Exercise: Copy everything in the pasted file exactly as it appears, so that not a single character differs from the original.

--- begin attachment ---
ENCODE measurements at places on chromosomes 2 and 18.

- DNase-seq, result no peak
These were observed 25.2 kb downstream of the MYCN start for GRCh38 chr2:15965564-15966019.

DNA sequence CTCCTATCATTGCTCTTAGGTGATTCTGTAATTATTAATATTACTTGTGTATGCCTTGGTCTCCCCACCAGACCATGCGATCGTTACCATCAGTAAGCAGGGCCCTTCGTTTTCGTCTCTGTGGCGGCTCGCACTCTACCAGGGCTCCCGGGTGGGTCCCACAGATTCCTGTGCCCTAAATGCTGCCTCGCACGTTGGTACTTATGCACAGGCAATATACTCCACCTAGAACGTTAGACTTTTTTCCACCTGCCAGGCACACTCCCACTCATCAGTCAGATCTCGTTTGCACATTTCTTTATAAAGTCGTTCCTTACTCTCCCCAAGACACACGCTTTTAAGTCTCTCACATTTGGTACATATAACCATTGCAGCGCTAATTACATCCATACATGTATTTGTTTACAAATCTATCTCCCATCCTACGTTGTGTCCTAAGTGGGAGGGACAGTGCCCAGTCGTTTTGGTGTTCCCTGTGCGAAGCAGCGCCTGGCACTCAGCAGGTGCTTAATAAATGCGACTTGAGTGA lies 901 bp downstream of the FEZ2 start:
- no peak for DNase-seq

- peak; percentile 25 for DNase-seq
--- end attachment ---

ENCODE measurements at places on chromosomes 2 and 18.

- DNase-seq, result no peak
These were observed 25.2 kb downstream of the MYCN start for GRCh38 chr2:15965564-15966019.

DNA sequence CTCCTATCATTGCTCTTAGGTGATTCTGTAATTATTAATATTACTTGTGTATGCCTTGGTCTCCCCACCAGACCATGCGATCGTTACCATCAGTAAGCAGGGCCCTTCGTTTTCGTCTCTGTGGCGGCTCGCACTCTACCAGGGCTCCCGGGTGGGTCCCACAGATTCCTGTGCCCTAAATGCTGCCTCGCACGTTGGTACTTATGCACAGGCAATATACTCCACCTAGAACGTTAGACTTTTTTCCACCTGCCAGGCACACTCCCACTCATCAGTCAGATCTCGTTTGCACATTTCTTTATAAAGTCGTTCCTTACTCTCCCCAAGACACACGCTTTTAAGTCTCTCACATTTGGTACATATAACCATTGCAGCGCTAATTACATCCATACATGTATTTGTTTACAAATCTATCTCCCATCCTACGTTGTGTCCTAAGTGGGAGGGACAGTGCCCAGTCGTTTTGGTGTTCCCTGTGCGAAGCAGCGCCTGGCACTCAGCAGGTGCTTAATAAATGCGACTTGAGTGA lies 901 bp downstream of the FEZ2 start:
- no peak for DNase-seq

- peak; percentile 25 for DNase-seq